One in an occasional series on best business practices.
Last month the Wall Street Journal posted an article with the arresting title, The End of Management, Corporate bureaucracy is becoming obsolete. Why managers should act like venture capitalists. Adapted from writer Alan Murray’s The Wall Street Journal’s Essential Guide to Management, 2010, the article looked at the arc of the corporate structure through the 20th century and what has changed as a culture of collaborative innovation, largely brought on by the Internet, has seeped into the workplace.
What has changed, really?
The most successful businesses, whether public, private, or non-profit, have found ways to harmonize the crumbling corporate hierarchy model with a culture of creative risk among workers, resulting more in a team of peers tackling emerging projects than a structure of defined roles with limited task fields.
Hierarchy hasn’t disappeared entirely, in part because we may still be in a transition between models. What is clear is that businesses and managers who wish to give orders from on high, irrespective of workers’ talents and their desire to contribute meaningfully to the organization, will likely find their business going by the wayside, insupportable in an age where the culture of collaboration is increasingly the norm.
I’m too important
Contrast this with blogging superstar and author Seth Godin’s book Linchpin: Are You Indispensable, which, while it recognizes similar cultural features in the at-will problem solving arena, does so under the supposition of YOU, YOU, YOU.
Godin’s case underscores the same egotism of the dying paradigm, where YOU are more important than WE. The vulnerability in this model also fails to take into account when you die unexpectedly, face crisis, or otherwise leave the job, including as a result of a doubly unexpected pink slip. (Hey, it can happen to YOU, too, our lil’ linchpin.)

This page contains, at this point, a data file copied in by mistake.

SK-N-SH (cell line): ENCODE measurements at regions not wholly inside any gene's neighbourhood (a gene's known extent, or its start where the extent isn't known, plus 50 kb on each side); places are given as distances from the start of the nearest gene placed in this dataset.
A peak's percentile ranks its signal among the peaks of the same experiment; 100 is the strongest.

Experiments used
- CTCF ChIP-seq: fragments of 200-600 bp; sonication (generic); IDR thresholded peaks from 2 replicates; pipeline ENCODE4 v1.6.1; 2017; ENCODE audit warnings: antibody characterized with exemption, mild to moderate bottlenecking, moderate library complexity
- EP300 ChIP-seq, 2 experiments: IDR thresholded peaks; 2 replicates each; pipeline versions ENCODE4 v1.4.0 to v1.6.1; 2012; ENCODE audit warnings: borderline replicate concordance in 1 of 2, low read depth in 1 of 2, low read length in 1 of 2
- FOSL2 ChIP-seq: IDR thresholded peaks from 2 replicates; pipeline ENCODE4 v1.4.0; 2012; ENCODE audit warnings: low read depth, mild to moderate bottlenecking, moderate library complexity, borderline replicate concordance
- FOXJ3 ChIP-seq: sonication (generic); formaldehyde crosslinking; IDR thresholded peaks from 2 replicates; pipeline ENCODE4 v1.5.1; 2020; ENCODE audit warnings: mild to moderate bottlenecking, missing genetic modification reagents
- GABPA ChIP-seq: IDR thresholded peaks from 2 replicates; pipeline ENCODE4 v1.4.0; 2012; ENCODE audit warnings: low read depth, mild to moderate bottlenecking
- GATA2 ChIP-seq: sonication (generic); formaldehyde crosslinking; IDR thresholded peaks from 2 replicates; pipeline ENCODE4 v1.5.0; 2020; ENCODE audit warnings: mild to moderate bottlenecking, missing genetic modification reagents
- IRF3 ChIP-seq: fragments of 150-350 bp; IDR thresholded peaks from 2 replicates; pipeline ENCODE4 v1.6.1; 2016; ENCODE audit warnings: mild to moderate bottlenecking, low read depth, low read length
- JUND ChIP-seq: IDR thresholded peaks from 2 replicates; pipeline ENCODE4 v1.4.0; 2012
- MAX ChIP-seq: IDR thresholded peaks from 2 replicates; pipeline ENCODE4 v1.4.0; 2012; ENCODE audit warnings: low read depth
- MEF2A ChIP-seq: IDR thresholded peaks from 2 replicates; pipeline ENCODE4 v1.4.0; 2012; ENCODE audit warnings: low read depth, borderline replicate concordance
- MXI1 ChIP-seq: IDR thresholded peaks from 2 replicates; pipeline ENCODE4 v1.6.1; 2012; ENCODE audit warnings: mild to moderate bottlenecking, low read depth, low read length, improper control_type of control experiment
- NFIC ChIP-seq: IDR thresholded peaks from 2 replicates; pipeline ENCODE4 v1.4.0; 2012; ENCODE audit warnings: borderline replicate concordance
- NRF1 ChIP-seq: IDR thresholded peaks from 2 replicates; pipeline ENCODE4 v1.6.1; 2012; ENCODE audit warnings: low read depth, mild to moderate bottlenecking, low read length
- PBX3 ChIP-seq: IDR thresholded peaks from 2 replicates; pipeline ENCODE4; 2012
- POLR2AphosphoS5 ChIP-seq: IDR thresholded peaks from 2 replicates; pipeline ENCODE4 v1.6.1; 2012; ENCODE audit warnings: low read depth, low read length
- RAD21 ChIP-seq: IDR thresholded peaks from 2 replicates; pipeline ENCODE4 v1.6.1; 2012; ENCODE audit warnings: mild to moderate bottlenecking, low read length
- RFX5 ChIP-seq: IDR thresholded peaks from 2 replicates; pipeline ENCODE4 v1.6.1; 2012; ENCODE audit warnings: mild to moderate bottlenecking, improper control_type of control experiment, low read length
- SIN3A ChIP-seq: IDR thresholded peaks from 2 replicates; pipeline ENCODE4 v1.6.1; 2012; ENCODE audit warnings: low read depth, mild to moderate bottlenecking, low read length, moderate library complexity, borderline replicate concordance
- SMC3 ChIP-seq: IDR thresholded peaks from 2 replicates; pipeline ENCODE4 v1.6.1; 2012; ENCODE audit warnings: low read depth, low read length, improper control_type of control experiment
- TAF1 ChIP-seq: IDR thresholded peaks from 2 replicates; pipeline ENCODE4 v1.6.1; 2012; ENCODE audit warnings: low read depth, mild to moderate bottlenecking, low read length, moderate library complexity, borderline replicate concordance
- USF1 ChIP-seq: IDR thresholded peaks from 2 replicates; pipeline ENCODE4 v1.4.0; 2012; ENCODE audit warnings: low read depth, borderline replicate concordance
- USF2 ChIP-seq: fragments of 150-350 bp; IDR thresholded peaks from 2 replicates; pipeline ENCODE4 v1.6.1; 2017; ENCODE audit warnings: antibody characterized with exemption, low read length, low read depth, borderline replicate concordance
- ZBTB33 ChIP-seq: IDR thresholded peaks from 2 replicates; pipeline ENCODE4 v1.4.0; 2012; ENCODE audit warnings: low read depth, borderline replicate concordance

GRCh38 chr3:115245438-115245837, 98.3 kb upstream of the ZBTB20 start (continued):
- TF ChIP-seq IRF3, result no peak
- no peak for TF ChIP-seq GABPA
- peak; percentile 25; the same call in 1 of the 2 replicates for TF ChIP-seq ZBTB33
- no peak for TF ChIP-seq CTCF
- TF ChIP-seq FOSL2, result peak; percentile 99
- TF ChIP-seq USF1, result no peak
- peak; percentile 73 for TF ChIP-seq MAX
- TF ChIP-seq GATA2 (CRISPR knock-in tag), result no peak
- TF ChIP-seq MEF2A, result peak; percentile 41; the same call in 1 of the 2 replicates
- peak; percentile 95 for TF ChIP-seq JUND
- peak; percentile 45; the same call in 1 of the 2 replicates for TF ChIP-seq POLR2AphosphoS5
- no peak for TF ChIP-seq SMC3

The very notion of indispensability suggests the place can’t go on without you, while subtly positioning competition over collaboration. That’s no model for today’s more deeply expressed innovation and organizational agility, where the ability to not only continue, but thrive, as participants come and go, offers a far more compelling DNA model. Further, YOUR amazing contribution can only really fly if the cultural disposition of the organization allows for and welcomes YOUR superstar indispensability role. One person does not a culture make.
Change is the only constant
While change happens whether we like it or not, our willingness to be open to change and new models comes less easily. I can just hear a manager, CEO, or department head blustering back about this article that the place would fall apart if the inmates ran the asylum. But in fact, what cultural observers and managers are finding is that the inmates are doing exactly that, from Wikipedia to Open Source software, to very specific corporate models where workers are given specific days to work on side projects, or where a worker can join a project team based purely on interest and a desire to contribute even when it falls outside or far outside their traditional departmental duties.
It takes trust
For businesses and managers wishing to move away from existing hierarchical and departmental models that are beginning to feel stale in an age where the overall culture is decentralizing and cross-pollinating daily, one tactic may be to bring in an Open Space Technology consultant (or even study and facilitate the model yourself) as a way to shake up the foundations. Technology here does not refer to software and other practical business tools, but rather to a way of exploring, brainstorming, problem-solving, and project-generating that draws on deep collaboration within a culture of human-level equals. Everyone is on board, no matter their role in the business model. For example, a local receptionist may be in an Open Space session with the corporate CEO from central HQ working together as co-equals to discover and implement promising new solutions to whatever questions are posed in the Open Space session.
Shaktari Belew, an Oregon-based artist and pioneering psychologist who uses Open Space Technology models in training sessions for the Transition Town movement says that businesses have said they achieved nine months of work in three days time by using Open Space Technology to bring the entire team on board for a major business shift or broad project initiation.
The thing is you have to be ready to listen as much as lead, to learn as much as teach, to step back in order to move forward. It starts with checking your ego at the door and trusting that the bottom line might be even more compelling when workers are seen as more than workers, but as humans, with all their latent talent and purpose and drive present at the table of collaboration.
For business to thrive in the new era, we’ve got to open up, and let it in.